Kathy Fiscus swing – A picture worth 100 newspapers
April 8, 1949: Swing that Kathy Fiscus liked to play on near site where she fell down an abandoned well.
This photo by Leigh Wiener moved on the Associated Press wire. Published in over 100 newspapers, the image helped launch Wiener’s career.
In the early 1980s, Wiener’s column, “A Photographer’s Eye” appeared in the Los Angeles Times Sunday Calendar section. His June 20, 1982, column reported on the above image and the Kathy Fiscus tragedy:
A question often asked of me by amateurs, other professionals and even non-photographers was put to me by industrial designer Henry Dreyfus. “Did any single assignment either establish you or launch your career?”
I have given that question a lot of thought and would like to think not, because I feel that a photographer should be judged by a body of work, not by one or two pictures. However, the fact is that after the publication of one particular photograph, I did receive a rash of requests to work for publications that had never called before.
April 8, 1949, was a quiet Friday in Southern California. In San Marino, four kids were playing in a field with their dog, Jeeb. At about 4:15 p.m., one of the children disappeared. She had fallen down an abandoned well, only 14 inches wide, and was wedged 97 feet below the ground, crying for help.
By 7:30, the plight of 3 1/2-year-old Kathy Fiscus had captured the attention of the world. Hundreds of reporters, photographers and television crews were converging on that 14-inch well hole along with rescue teams and their equipment. Twentieth Century-Fox sent Klieg lights to the scene so rescue efforts could continue into the night. For the first time in its history, the London Times held up an edition, waiting to report the fate of the trapped child.
I called Dick Strobel, bureau chief for the Associated Press in Los Angeles, and told him I was going to the scene. He told me that he already had five men covering the story but that I could send anything I shot in to the AP with their courier.
When I arrived at 8, the scene of tragedy looked like a carnival in full swing. In addition to almost 300 news people, there were about 2,000 onlookers. Vendors were peddling their ice cream and coffee and sandwiches. Police were having an impossible time trying to separate the gawkers from rescue workers. A sheriff’s deputy was telling anyone who would listen that they wouldn’t reach the girl for two days. Some firemen said they’d have her out in five or six hours. There was much confusion, but little of substance to photograph.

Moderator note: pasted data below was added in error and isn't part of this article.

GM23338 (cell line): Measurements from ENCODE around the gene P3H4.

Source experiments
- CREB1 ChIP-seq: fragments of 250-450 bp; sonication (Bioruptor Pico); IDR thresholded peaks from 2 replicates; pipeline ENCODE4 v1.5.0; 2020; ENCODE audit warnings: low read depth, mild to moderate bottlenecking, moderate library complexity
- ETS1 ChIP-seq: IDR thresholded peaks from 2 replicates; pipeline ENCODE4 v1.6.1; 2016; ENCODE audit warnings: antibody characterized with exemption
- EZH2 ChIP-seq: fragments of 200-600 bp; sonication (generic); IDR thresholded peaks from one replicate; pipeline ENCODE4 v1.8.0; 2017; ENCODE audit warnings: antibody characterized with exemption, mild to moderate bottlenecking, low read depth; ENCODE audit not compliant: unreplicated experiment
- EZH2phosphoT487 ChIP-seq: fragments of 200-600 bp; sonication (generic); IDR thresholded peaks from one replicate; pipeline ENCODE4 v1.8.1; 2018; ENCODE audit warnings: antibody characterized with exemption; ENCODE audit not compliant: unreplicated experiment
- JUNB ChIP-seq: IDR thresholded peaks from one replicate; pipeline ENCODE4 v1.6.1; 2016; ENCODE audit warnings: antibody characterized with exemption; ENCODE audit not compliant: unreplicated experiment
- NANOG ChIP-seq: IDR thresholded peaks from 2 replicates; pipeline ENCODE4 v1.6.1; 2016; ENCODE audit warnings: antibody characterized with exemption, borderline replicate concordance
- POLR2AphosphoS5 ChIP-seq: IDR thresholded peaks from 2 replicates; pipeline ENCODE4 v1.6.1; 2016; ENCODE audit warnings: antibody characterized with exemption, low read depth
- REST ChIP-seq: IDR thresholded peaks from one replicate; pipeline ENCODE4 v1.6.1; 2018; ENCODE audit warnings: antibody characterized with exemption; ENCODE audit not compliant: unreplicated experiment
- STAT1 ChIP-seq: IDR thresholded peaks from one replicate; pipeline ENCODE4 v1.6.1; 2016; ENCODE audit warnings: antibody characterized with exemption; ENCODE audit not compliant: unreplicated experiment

I left, and carrying my 4×5 Speed Graphic and case with 26 film holders and some No. 5 flashbulbs, walked a block to the Fiscus home. Sitting on the front steps were Gus Lyon, 5, his brother Stanley, 9, and Kathy’s 9-year-old sister, Barbara. Kathy’s dog, Jeeb, was sitting on Barbara’s lap. These were the kids Kathy had been playing with.
Introducing myself, I asked if I might take their picture. Without a trace of self-consciousness and almost in unison, they said, “Sure.” I did. And then we talked about Kathy, the afternoon and her falling into the well.
Gus asked me if he could have the four burned out flashbulbs I had just used. I gave them to him. Now he wanted to show me the swing that he and Kathy used when they were playing together. I followed Gus, Barbara, Stanley and Jeeb to the rear yard. From a tree hung the swing. Near it were other tools of play, a wheeled hobby horse and an old tire casing. The scene was simple. No confusion.
I put the camera on an orange crate and made six time exposures, varying in length from 10 to 30 seconds. Stanley told me that he wanted to take pictures when he grew up.
Returning to the scene of activity, I found more confusion. An argument had broken out between the rescuers as to the best way to reach the girl. It was almost midnight. They were now going to try a new plan to save Kathy Fiscus. Locating the AP courier, I gave him my exposed film of the children and the swing. The initial excitement and confusion was now settling into a frustrating wait. A few people left. Many more arrived. We all waited. Saturday. Saturday night. Sunday morning. Noon.
At 10 p.m. Sunday, word spread that the rescue team of Whitey Blickensderfer and O.A. Kelly had reached the girl. Kathy Fiscus was dead. Thirty minutes later, some 350 photographers focused their camera on the same rusty caisson. They all fired their shutters at almost the same time to record Kelly emerging from the pipe bearing the lifeless form of a 3 1/2-year-old girl.
Back in the offices of the AP, Strobel, not a man of many words, told me to go home and get some sleep. “Incidentally,” he continued, “your picture of the kid’s swing has run in over a hundred papers throughout the world.”
Wiener went on to work as a staff photographer at the Los Angeles Times. After The Times, he freelanced with clients including Life, Time, Fortune and Sports Illustrated. Wiener died in 1993.
I personally knew Wiener, taking a class he taught through the UCLA Extension program. We also served on the board of the Press Photographers Association of Greater Los Angeles.
For more on Leigh Wiener, check out this website: The Photography of Leigh Wiener.
October 10, 2015, 1:18 pm
Don't listen to the respondent who claimed that it was now "free" because they could print it–THEY don't know how this works. You've done the right thing by putting a water mark on it. Also, considering that it's just a simple picture of the original it's not nearly high enough quality of a photo to make a decent print of it. You have nothing to worry about in regards to that.
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